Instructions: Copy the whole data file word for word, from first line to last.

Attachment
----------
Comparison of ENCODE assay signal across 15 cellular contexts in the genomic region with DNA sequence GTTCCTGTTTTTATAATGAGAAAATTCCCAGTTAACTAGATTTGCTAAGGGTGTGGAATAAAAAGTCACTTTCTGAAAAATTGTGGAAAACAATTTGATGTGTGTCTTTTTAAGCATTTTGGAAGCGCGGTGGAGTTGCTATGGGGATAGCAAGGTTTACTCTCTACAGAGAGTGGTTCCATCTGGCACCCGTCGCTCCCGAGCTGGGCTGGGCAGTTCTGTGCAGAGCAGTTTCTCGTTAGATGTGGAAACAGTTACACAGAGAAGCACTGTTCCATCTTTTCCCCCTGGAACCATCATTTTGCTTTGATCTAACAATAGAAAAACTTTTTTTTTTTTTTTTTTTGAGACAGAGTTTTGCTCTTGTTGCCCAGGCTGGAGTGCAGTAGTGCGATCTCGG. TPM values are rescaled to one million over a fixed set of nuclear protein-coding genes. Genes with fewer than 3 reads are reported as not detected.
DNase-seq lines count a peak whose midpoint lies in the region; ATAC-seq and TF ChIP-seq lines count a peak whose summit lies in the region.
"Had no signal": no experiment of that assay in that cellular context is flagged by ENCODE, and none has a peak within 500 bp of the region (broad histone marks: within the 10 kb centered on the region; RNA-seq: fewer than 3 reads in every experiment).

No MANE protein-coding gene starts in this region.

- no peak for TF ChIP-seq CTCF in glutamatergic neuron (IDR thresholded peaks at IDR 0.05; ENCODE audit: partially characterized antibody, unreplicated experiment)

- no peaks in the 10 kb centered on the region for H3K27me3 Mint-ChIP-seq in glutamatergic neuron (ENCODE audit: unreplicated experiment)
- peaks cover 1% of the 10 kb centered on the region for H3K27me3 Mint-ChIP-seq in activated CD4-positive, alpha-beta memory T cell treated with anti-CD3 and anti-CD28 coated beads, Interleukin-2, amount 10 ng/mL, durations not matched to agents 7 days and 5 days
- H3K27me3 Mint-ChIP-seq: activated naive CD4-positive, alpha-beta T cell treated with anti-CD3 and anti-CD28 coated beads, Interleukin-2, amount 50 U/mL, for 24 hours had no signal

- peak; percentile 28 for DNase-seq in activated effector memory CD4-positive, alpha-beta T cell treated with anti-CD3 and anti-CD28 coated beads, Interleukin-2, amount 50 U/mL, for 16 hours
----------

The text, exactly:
Comparison of ENCODE assay signal across 15 cellular contexts in the genomic region with DNA sequence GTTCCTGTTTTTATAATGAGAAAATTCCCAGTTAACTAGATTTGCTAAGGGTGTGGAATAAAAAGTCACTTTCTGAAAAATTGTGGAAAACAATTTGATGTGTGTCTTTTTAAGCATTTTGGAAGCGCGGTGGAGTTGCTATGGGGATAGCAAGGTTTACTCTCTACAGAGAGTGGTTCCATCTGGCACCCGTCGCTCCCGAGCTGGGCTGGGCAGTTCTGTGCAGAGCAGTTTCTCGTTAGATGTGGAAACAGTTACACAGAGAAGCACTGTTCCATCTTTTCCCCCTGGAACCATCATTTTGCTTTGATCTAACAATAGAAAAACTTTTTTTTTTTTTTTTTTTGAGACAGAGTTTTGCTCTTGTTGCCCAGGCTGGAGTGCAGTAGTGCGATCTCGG. TPM values are rescaled to one million over a fixed set of nuclear protein-coding genes. Genes with fewer than 3 reads are reported as not detected.
DNase-seq lines count a peak whose midpoint lies in the region; ATAC-seq and TF ChIP-seq lines count a peak whose summit lies in the region.
"Had no signal": no experiment of that assay in that cellular context is flagged by ENCODE, and none has a peak within 500 bp of the region (broad histone marks: within the 10 kb centered on the region; RNA-seq: fewer than 3 reads in every experiment).

No MANE protein-coding gene starts in this region.

- no peak for TF ChIP-seq CTCF in glutamatergic neuron (IDR thresholded peaks at IDR 0.05; ENCODE audit: partially characterized antibody, unreplicated experiment)

- no peaks in the 10 kb centered on the region for H3K27me3 Mint-ChIP-seq in glutamatergic neuron (ENCODE audit: unreplicated experiment)
- peaks cover 1% of the 10 kb centered on the region for H3K27me3 Mint-ChIP-seq in activated CD4-positive, alpha-beta memory T cell treated with anti-CD3 and anti-CD28 coated beads, Interleukin-2, amount 10 ng/mL, durations not matched to agents 7 days and 5 days
- H3K27me3 Mint-ChIP-seq: activated naive CD4-positive, alpha-beta T cell treated with anti-CD3 and anti-CD28 coated beads, Interleukin-2, amount 50 U/mL, for 24 hours had no signal

- peak; percentile 28 for DNase-seq in activated effector memory CD4-positive, alpha-beta T cell treated with anti-CD3 and anti-CD28 coated beads, Interleukin-2, amount 50 U/mL, for 16 hours